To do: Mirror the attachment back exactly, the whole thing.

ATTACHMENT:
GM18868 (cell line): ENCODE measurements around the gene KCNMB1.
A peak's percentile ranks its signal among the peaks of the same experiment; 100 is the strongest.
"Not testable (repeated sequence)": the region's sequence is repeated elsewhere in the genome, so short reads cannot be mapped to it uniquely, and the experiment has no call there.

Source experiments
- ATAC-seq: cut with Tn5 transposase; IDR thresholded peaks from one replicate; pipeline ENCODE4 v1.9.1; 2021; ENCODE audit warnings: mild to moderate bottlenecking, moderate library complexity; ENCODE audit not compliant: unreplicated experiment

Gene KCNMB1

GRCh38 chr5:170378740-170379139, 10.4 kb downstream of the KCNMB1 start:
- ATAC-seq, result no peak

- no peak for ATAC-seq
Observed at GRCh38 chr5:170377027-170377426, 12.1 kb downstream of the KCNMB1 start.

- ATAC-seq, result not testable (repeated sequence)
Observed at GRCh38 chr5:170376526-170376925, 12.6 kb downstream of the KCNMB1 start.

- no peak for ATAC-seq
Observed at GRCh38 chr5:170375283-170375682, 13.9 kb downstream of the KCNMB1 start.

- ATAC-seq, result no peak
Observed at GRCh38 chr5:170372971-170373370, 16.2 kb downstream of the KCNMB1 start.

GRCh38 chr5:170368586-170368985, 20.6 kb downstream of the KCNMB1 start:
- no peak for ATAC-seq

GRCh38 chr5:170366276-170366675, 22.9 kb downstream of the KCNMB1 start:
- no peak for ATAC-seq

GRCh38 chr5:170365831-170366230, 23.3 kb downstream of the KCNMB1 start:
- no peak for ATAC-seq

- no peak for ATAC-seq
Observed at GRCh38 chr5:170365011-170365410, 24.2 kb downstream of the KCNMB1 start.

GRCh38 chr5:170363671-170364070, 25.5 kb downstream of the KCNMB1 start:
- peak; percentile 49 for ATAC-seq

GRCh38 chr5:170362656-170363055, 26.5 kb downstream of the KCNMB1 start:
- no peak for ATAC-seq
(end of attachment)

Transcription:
GM18868 (cell line): ENCODE measurements around the gene KCNMB1.
A peak's percentile ranks its signal among the peaks of the same experiment; 100 is the strongest.
"Not testable (repeated sequence)": the region's sequence is repeated elsewhere in the genome, so short reads cannot be mapped to it uniquely, and the experiment has no call there.

Source experiments
- ATAC-seq: cut with Tn5 transposase; IDR thresholded peaks from one replicate; pipeline ENCODE4 v1.9.1; 2021; ENCODE audit warnings: mild to moderate bottlenecking, moderate library complexity; ENCODE audit not compliant: unreplicated experiment

Gene KCNMB1

GRCh38 chr5:170378740-170379139, 10.4 kb downstream of the KCNMB1 start:
- ATAC-seq, result no peak

- no peak for ATAC-seq
Observed at GRCh38 chr5:170377027-170377426, 12.1 kb downstream of the KCNMB1 start.

- ATAC-seq, result not testable (repeated sequence)
Observed at GRCh38 chr5:170376526-170376925, 12.6 kb downstream of the KCNMB1 start.

- no peak for ATAC-seq
Observed at GRCh38 chr5:170375283-170375682, 13.9 kb downstream of the KCNMB1 start.

- ATAC-seq, result no peak
Observed at GRCh38 chr5:170372971-170373370, 16.2 kb downstream of the KCNMB1 start.

GRCh38 chr5:170368586-170368985, 20.6 kb downstream of the KCNMB1 start:
- no peak for ATAC-seq

GRCh38 chr5:170366276-170366675, 22.9 kb downstream of the KCNMB1 start:
- no peak for ATAC-seq

GRCh38 chr5:170365831-170366230, 23.3 kb downstream of the KCNMB1 start:
- no peak for ATAC-seq

- no peak for ATAC-seq
Observed at GRCh38 chr5:170365011-170365410, 24.2 kb downstream of the KCNMB1 start.

GRCh38 chr5:170363671-170364070, 25.5 kb downstream of the KCNMB1 start:
- peak; percentile 49 for ATAC-seq

GRCh38 chr5:170362656-170363055, 26.5 kb downstream of the KCNMB1 start:
- no peak for ATAC-seq